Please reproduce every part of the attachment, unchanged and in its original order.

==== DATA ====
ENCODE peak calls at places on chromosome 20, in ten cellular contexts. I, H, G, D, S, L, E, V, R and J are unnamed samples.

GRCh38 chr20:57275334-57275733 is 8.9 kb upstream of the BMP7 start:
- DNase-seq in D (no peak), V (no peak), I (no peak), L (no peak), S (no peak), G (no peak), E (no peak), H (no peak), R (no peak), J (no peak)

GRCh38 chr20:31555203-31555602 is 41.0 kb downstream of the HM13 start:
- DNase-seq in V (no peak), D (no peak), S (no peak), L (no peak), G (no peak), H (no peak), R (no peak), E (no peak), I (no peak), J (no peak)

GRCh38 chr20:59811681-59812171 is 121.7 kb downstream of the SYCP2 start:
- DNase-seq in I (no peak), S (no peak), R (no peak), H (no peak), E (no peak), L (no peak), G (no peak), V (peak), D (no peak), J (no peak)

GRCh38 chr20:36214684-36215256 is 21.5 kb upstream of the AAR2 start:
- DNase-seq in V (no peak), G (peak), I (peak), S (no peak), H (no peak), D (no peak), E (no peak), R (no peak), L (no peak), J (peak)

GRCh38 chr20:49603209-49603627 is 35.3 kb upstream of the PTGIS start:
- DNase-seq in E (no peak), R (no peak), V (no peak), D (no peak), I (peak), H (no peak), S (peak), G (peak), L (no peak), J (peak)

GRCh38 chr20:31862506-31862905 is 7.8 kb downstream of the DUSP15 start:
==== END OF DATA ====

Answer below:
ENCODE peak calls at places on chromosome 20, in ten cellular contexts. I, H, G, D, S, L, E, V, R and J are unnamed samples.

GRCh38 chr20:57275334-57275733 is 8.9 kb upstream of the BMP7 start:
- DNase-seq in D (no peak), V (no peak), I (no peak), L (no peak), S (no peak), G (no peak), E (no peak), H (no peak), R (no peak), J (no peak)

GRCh38 chr20:31555203-31555602 is 41.0 kb downstream of the HM13 start:
- DNase-seq in V (no peak), D (no peak), S (no peak), L (no peak), G (no peak), H (no peak), R (no peak), E (no peak), I (no peak), J (no peak)

GRCh38 chr20:59811681-59812171 is 121.7 kb downstream of the SYCP2 start:
- DNase-seq in I (no peak), S (no peak), R (no peak), H (no peak), E (no peak), L (no peak), G (no peak), V (peak), D (no peak), J (no peak)

GRCh38 chr20:36214684-36215256 is 21.5 kb upstream of the AAR2 start:
- DNase-seq in V (no peak), G (peak), I (peak), S (no peak), H (no peak), D (no peak), E (no peak), R (no peak), L (no peak), J (peak)

GRCh38 chr20:49603209-49603627 is 35.3 kb upstream of the PTGIS start:
- DNase-seq in E (no peak), R (no peak), V (no peak), D (no peak), I (peak), H (no peak), S (peak), G (peak), L (no peak), J (peak)

GRCh38 chr20:31862506-31862905 is 7.8 kb downstream of the DUSP15 start: